In Australia and across the globe, the health of employees is increasingly recognised as an essential factor underpinning performance and ultimately business success.

Australian Unity’s Wellbeing for Performance strategy sets out to build evidence of the relationship between the health and wellbeing of employees, the effect of Australian Unity’s products and services, and key measures of workplace performance (including engagement and productivity).

The first initiative is a collaborative project between Australian Unity, its subsidiary Remedy Healthcare and research partner, Towers Watson. This initiative is designed to measure the impact of Remedy Healthcare’s health coaching service on the health, wellbeing and workplace performance of Australian Unity’s employees.

The research found that healthier employees, from the onset, were twice as likely to be rated a higher performer by their manager and there were significant positive outcomes for the high risk intervention group as well.

The intervention group improved in both biometric health and lifestyle factors, while the control group tended to improve in lifestyle factors only. We found members of the intervention group also said they were more likely to remain at the organisation, addressing key a retention risk.

Here are some of the findings:

  • In the high risk intervention group there was a 14% reduction in the number of employees at high risk of developing diabetes compared to a 4% reduction in the high risk control group over a six month period.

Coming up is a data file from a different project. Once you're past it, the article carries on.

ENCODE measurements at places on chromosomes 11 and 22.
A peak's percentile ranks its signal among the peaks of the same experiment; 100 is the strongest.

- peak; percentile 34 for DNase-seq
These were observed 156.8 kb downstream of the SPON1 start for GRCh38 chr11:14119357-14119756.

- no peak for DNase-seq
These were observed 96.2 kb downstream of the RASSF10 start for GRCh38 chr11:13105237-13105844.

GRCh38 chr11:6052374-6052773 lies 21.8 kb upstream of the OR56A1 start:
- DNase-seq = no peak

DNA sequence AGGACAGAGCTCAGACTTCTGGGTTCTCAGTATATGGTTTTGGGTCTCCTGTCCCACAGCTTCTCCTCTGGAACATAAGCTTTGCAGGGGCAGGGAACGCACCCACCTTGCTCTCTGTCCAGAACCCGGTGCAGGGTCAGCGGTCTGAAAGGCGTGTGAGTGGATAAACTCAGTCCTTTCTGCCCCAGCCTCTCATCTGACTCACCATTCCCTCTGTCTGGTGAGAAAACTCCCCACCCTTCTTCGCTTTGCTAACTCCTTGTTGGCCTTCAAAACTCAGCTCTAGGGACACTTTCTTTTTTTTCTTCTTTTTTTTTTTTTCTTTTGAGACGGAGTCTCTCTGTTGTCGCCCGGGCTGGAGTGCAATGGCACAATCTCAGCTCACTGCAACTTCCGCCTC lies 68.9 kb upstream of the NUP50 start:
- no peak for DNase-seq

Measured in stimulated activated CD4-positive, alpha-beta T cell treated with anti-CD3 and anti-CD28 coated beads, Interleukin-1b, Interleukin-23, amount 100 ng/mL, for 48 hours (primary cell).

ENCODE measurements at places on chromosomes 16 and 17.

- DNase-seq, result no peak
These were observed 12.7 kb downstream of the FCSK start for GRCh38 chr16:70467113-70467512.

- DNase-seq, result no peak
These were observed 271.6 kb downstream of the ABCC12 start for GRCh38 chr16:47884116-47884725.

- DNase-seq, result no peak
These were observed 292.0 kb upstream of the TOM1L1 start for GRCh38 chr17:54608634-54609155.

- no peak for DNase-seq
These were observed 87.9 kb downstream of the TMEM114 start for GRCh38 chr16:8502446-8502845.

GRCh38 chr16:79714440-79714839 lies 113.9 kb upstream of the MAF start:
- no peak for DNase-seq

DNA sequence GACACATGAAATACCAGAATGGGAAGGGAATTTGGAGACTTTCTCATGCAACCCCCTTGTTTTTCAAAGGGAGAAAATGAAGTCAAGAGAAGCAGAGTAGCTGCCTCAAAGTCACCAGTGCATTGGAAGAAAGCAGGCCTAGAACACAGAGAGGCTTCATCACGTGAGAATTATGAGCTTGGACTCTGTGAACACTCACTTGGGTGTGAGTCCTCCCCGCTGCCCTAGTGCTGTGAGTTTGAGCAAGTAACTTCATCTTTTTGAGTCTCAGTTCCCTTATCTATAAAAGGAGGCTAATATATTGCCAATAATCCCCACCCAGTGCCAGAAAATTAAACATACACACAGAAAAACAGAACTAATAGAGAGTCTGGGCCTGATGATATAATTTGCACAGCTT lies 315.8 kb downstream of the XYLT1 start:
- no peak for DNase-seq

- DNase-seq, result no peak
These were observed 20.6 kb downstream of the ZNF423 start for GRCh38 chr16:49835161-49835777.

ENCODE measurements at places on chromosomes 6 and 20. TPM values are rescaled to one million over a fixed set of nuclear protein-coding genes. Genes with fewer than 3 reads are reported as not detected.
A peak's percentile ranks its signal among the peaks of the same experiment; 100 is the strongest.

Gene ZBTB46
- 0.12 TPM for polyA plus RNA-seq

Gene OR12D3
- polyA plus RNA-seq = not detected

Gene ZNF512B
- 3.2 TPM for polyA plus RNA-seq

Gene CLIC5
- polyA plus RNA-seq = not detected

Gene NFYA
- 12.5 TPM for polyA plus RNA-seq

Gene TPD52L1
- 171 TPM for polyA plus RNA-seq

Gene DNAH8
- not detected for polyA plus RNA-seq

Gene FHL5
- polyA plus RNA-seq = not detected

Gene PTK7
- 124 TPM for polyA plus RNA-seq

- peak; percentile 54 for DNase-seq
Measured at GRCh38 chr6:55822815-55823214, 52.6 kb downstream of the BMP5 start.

• The high risk intervention group saw a 4% increase in the number of people who received a higher than average performance rating, compared to a 5% decrease in the high risk control group.
  • One of the strongest positive outcomes for the organisation was in the retention metric—the high risk intervention group returned a 14% decrease in the intention to leave the organisation, which has direct cost savings and knowledge retention benefits for the organisation. Intentions to leave did not shift for the high risk control group.
  • The high risk intervention group also reported the most positive shifts in employee engagement compared to the high risk control group.
  • Employees in the low risk control group, who had better health, were two times more likely to be rated a high performer by their manager than those in the high risk intervention or control group.

The full report can be found in the Downloads section.